Park Slope Key Food Is Set to Close as Redevelopment Finally Moves Forward

Photo by Louise Wateridge via Brooklyn Paper

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Park Slopers looking for groceries will soon have one fewer option, as the Key Food on 5th Avenue will shutter in July ahead of a long-planned redevelopment of the site, a store manager confirmed.

The food emporium at 120 5th Avenue, which became a favorite for locals with cars due to its adjacent parking lot, will close sometime next month to make way for a mixed-use development with 184 apartments, a 130-car parking garage and space for a new supermarket.

While construction is taking place, locals will need to look elsewhere for grocery shopping.

The development — which calls for 46 of the new apartments to be below market rate — is the project of developers William Macklowe Company and Senlac Ridge Partners, who sought permission to erect the new building along with the Fifth Avenue Committee, Park Slope Neighbors, the Warren Street Houses Tenant Association, and Council Member Brad Lander’s office through a community cooperation agreement.

The agreement ensures that the retail space reserved for a supermarket would be larger than originally pitched, scored more income-targeted housing for the development, and requires the developer to support road safety improvements to the area. It also includes a clause that whatever grocer replaces the Key Food cannot be an upscale brand like Whole Foods or Balducci’s.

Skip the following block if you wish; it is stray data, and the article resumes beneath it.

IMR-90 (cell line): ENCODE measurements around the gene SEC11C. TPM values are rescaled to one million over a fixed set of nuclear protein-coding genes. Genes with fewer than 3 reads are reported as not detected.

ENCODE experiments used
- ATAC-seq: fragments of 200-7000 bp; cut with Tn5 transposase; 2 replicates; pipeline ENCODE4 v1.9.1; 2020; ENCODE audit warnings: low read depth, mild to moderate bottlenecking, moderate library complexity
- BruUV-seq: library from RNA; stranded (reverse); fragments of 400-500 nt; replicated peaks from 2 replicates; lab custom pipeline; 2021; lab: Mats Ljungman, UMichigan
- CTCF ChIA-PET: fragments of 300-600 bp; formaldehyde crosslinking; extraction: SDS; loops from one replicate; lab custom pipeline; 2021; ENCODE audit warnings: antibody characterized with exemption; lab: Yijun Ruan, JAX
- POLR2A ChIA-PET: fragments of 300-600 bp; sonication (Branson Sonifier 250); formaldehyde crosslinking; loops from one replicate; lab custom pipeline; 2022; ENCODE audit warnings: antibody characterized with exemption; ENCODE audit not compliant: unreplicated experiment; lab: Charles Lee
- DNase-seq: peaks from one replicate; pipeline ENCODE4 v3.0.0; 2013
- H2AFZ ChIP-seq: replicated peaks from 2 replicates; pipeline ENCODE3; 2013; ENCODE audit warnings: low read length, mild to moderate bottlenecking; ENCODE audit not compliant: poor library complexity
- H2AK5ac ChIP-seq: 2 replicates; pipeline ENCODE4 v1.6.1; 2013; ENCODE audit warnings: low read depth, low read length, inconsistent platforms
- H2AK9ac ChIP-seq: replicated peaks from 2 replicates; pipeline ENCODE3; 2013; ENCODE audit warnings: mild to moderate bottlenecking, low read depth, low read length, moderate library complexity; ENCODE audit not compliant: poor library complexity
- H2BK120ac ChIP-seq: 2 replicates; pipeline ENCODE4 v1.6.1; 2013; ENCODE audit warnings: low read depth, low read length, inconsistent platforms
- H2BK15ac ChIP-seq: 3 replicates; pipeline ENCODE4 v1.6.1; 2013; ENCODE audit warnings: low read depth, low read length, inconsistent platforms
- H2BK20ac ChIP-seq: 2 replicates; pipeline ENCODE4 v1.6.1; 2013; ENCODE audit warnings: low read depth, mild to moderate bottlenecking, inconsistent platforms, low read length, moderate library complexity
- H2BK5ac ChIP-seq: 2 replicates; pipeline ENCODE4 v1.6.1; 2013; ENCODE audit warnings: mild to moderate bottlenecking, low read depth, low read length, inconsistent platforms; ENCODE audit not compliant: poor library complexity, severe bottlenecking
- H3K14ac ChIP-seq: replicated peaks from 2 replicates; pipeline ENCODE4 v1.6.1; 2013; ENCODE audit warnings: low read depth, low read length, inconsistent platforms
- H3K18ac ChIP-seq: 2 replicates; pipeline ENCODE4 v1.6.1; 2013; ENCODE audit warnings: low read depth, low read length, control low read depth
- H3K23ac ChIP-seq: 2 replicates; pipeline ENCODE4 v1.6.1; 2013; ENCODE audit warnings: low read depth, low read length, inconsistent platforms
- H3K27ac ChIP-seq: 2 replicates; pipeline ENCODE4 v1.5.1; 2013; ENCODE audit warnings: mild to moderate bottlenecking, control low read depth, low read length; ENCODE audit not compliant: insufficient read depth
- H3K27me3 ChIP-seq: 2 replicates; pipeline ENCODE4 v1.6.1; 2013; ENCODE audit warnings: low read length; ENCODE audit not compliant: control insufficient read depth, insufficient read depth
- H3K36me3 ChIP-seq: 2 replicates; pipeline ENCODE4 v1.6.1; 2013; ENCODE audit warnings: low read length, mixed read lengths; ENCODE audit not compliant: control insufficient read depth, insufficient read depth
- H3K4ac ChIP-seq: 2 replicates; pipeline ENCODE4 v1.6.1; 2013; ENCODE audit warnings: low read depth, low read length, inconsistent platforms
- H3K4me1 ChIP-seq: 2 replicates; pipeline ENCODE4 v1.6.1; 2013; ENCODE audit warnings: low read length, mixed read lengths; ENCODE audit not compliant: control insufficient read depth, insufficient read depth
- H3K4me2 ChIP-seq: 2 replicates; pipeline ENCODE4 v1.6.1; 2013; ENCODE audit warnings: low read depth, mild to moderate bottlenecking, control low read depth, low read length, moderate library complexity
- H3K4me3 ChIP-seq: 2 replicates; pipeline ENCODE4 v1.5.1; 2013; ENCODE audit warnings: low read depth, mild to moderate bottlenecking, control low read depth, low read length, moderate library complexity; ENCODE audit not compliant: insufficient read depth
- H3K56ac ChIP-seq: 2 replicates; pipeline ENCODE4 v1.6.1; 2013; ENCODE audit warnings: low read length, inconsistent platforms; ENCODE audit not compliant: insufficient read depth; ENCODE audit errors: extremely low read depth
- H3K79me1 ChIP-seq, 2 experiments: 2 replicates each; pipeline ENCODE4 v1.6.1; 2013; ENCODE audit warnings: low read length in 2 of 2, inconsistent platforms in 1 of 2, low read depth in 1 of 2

120 5th avenue in 2012

The site in 2012. Photo by Nicholas Strini for PropertyShark

The original plan for the expansive site involved two separate buildings with 165 rentals, 41 of which would have been affordable, and a smaller space for a supermarket, but was changed after extensive negotiations. William Macklowe and Senlac Ridge bought the development site from the original developer, AHI, who agreed to stick to the terms of the community cooperation agreement.

“From the moment we purchased this site, we committed to working in close collaboration with key local civic organizations, community leaders and Council Member Brad Lander to shape a vibrant new development that is harmonious with the surrounding neighborhood,” Billy Macklowe, CEO of the William Macklowe Company, said in a statement. “We look forward to creating a project that will bring many amenities to the area, including new restaurants, a variety of retail shops and services, along with a full-scale supermarket, and housing for individuals and families across a range of incomes.”

Construction is slated to begin by the end of 2021, with a new supermarket set to open in the new space by 2024.

Editor’s note: A version of this story originally ran in Brooklyn Paper. Click here to see the original story.

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